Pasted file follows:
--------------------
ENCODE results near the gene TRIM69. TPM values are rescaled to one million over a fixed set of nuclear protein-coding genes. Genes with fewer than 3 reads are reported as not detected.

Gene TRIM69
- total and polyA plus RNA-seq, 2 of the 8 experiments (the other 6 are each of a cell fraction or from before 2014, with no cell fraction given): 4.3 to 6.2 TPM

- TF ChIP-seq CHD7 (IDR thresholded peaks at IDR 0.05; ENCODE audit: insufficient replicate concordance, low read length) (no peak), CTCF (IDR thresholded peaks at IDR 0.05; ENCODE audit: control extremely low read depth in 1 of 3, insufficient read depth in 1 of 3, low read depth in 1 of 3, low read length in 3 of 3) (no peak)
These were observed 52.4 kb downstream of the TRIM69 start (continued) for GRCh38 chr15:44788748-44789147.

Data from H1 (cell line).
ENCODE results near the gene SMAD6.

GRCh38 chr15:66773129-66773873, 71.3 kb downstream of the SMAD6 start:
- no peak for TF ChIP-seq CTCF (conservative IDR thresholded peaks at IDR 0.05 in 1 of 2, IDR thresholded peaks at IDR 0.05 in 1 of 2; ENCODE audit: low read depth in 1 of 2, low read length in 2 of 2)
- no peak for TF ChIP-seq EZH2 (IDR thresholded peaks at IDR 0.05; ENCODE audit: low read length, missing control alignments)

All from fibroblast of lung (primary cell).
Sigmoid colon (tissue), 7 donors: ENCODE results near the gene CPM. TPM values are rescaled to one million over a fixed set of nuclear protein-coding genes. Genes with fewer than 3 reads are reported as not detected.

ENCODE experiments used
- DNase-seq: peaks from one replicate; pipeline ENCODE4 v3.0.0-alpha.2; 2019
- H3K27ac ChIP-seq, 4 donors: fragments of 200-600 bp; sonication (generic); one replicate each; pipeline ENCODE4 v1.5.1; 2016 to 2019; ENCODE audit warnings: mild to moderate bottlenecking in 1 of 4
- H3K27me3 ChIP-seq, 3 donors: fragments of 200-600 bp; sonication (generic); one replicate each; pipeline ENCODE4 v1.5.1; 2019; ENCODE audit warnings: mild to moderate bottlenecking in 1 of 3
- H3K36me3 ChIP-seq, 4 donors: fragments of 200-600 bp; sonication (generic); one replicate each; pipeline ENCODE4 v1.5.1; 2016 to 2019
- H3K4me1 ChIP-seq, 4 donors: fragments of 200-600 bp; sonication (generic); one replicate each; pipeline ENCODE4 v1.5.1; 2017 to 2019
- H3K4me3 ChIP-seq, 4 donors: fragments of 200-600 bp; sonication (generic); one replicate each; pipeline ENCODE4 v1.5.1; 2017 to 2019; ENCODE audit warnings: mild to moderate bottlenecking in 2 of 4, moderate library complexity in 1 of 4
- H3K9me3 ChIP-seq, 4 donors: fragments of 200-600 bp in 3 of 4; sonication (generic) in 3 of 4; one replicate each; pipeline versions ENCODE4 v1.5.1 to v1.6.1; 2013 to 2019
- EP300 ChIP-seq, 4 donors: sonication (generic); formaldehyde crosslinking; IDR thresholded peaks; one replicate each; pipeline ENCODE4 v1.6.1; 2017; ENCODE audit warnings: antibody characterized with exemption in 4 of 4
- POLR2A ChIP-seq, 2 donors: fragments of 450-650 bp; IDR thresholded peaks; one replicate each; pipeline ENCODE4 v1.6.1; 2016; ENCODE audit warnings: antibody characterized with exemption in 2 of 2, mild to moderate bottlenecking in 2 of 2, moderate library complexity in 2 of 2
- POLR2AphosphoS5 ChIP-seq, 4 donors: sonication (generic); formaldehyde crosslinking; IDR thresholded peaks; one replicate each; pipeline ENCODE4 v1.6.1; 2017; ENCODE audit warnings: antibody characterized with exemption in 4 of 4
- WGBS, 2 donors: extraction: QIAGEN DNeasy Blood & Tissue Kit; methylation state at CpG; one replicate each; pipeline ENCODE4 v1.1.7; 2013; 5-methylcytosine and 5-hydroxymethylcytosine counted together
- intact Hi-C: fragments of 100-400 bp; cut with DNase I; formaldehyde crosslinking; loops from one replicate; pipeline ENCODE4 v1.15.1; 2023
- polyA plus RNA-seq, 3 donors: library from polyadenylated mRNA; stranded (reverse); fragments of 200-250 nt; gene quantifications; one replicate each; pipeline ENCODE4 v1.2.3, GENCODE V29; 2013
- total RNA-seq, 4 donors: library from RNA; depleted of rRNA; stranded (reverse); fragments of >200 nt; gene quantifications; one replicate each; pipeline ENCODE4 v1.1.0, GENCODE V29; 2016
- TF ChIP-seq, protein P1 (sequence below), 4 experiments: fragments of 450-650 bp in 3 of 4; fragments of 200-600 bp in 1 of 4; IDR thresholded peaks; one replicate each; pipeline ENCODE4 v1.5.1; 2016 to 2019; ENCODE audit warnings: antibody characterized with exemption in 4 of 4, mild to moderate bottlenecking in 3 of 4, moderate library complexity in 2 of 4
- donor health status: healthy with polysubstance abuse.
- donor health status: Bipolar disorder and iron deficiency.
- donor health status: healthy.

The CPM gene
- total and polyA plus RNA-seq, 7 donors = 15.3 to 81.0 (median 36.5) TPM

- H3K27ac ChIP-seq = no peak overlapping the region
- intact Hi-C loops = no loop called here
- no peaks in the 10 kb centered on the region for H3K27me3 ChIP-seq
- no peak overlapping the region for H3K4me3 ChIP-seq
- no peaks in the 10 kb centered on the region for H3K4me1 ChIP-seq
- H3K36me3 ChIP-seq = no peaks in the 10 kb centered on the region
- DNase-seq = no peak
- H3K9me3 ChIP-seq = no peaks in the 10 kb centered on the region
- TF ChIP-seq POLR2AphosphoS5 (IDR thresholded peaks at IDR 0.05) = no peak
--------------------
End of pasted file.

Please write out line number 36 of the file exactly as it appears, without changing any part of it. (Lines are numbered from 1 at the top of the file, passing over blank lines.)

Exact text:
- no peaks in the 10 kb centered on the region for H3K27me3 ChIP-seq